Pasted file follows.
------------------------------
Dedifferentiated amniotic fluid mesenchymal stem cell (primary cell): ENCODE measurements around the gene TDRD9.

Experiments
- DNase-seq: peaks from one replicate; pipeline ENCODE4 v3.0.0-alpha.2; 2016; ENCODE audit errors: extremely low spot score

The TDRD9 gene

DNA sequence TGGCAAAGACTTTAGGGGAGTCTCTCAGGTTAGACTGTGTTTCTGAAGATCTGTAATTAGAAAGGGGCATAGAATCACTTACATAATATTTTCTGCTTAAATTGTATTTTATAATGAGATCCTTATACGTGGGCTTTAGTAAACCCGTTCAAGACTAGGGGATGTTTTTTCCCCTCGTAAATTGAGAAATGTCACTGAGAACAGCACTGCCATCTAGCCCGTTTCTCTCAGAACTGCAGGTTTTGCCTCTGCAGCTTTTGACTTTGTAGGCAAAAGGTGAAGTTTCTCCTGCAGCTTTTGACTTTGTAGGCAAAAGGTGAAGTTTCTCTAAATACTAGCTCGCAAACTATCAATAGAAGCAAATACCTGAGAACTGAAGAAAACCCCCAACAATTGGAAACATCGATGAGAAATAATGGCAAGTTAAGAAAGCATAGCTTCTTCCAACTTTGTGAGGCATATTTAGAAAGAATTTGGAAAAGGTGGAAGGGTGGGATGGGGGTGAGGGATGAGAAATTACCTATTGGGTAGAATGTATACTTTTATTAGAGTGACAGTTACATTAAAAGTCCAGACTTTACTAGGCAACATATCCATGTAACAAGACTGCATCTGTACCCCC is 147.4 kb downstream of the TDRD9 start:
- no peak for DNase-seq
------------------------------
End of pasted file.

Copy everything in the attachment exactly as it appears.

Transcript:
Dedifferentiated amniotic fluid mesenchymal stem cell (primary cell): ENCODE measurements around the gene TDRD9.

Experiments
- DNase-seq: peaks from one replicate; pipeline ENCODE4 v3.0.0-alpha.2; 2016; ENCODE audit errors: extremely low spot score

The TDRD9 gene

DNA sequence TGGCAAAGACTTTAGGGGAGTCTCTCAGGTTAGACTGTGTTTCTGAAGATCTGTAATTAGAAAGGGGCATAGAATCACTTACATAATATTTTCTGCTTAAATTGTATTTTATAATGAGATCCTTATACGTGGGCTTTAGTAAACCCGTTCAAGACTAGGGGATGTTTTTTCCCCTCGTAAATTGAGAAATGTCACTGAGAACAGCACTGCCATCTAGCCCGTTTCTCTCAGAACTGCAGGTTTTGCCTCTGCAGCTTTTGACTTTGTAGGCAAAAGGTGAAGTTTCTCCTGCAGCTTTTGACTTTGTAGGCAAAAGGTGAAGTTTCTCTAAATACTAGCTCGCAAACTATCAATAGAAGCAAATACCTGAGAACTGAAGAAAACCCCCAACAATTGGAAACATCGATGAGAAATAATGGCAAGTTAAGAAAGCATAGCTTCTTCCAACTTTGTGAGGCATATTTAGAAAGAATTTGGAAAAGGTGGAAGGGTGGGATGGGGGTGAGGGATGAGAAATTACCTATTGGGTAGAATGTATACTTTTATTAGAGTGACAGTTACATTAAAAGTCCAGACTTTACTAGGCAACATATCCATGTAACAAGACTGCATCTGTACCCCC is 147.4 kb downstream of the TDRD9 start:
- no peak for DNase-seq